"Che Ti Dice La Patria" was first published under the title "Italy-1927" in New Republic on May 18, 1927, and later the same year in the short fiction collection, Men Without Women. It is based on an actual excursion Hemingway and friend Guy Hickok took in March 1927. Written during the time between the end of his marriage with Hadley Richardson and engagement to Pauline Pfeiffer, Hemingway agreed to go on an Italian tour with Hickok to revisit Italy and also to obtain a baptismal certificate which predated his marriage to Hadley. He needed this certificate to marry Pauline in the Catholic Church. Hemingway would track down Don Giuseppe Bianchi, the priest who had anointed him while he was wounded in Milan in 1918. All of this biographical information is left out of the text.
In the first section of the story, the road is described as "not yet dusty," and this intimates some optimism. The narrator and Guy give a young man (a Fascist) a ride to Spezia. The man is condescending, telling them when to leave, offering an informal "thanks" for the ride and the narrator's refusal to take any payment, not to mention he does not return a wave when they part ways. The narrator says "he will go a long way in Italy" implying that this is the new self-preservation, the new attitude of Italian behavior toward foreigners in the new Mussolini-governed Fascist state.
In the second section, "A Meal in Spezia," Guy and the narrator stop at a restaurant, where they realize the waitresses double as prostitutes since Mussolini has abolished the brothels. Guy is accosted by one of the girls and the narrator has some fun as the translator between her and Guy. He tells the girl they are German misogynists, which, although it was in jest, could bring hostility: fascism and xenophobia. Also in the restaurant are a sailor and a clean cut man, who tells the girls not to bother with Guy and his friend because "they are worth nothing."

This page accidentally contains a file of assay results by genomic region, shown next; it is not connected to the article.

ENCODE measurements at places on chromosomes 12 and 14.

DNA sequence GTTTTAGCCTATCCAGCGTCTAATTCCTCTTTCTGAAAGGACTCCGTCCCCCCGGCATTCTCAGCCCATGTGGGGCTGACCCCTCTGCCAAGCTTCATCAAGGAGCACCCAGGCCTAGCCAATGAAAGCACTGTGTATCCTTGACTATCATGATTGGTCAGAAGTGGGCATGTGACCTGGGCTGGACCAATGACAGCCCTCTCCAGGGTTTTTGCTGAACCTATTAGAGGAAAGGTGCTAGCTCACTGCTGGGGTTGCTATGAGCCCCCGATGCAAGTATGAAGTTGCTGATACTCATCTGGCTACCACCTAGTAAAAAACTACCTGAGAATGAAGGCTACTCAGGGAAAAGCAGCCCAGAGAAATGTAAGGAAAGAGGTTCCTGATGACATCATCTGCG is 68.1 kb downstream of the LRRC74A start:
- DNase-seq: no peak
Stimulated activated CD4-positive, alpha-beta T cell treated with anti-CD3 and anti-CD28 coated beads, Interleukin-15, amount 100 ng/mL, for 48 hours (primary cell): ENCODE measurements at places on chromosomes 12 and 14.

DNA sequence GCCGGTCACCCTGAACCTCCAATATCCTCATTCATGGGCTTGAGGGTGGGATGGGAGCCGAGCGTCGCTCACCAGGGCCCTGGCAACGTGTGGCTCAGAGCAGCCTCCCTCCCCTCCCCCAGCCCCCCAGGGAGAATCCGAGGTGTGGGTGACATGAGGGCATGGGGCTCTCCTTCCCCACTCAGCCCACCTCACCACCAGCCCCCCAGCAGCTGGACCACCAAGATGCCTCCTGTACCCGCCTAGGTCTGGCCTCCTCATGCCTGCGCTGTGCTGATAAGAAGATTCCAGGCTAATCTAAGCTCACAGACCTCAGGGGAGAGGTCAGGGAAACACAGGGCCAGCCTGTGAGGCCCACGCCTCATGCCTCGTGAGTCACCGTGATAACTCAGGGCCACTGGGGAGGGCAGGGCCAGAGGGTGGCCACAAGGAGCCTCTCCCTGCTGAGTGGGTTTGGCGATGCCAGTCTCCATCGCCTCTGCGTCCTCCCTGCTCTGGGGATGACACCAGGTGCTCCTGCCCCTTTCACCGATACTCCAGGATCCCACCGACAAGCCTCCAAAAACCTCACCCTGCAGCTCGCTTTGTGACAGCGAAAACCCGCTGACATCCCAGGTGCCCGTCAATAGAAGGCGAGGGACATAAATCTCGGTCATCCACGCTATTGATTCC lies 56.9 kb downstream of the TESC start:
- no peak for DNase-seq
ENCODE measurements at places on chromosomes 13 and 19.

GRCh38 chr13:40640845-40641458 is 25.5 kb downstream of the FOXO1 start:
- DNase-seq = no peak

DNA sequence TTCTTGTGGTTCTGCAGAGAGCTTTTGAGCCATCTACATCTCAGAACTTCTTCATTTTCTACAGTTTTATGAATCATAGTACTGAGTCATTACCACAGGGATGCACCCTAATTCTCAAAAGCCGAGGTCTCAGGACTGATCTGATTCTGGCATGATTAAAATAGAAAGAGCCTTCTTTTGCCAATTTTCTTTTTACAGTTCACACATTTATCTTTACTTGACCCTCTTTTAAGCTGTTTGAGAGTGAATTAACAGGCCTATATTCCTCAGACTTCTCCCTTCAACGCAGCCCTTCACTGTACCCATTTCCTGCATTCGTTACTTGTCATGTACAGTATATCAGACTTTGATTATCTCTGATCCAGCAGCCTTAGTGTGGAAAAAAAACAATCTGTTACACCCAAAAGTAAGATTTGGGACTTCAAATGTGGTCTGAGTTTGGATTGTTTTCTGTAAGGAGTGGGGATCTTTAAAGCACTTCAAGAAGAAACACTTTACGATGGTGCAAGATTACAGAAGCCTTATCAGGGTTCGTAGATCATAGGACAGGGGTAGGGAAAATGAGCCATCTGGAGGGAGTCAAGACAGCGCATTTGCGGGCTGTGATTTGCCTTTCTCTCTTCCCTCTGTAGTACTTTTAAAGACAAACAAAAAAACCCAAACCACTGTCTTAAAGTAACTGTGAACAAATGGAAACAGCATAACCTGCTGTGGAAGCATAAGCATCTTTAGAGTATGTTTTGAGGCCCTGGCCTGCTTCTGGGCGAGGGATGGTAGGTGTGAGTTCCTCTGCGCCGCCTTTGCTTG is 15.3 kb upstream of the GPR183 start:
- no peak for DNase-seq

The description of the landscape in the third section, "After the Rain," is bleak and muddy. They stop in a restaurant with no heat, have a sub-par meal, and notice a sad couple watching their breaths in the cold air. The waiter must take Guy to someone's house to use that bathroom because the restaurant doesn't have one. Leaving Genoa, a Fascist on a bicycle stops fines them 25 lire for having mud on their license plate. When the narrator blames the condition of the roads, the Fascist takes offense and ups it to 50 lire.
They return to Ventimiglia where they started. The story is Hemingway's political critique of Mussolini's Italy, reflecting on his return for the baptism certificate. Also, it was a return to the war, where he fell in love with, and had his heart broken by the Red Cross nurse Agnes von Kurowsky. "Che Ti Dice La Patria" translates to "What do you hear from home?" Although Italy may have not been "home" to Hemingway, his WWI time there had a profound impact on his life; and to return there to find it in such a deplorable state sullied the memories of his idealized Italy. The images of wind, rain, and dust shifting to mud supplement the cultural changes in Italy and the changes in the author's perception of it. This, and being in the midst of a divorce, probably only added fervor to the political critique and is also perhaps why Hemingway left out his autobiographical reasons and thoughts about this return trip to Italy.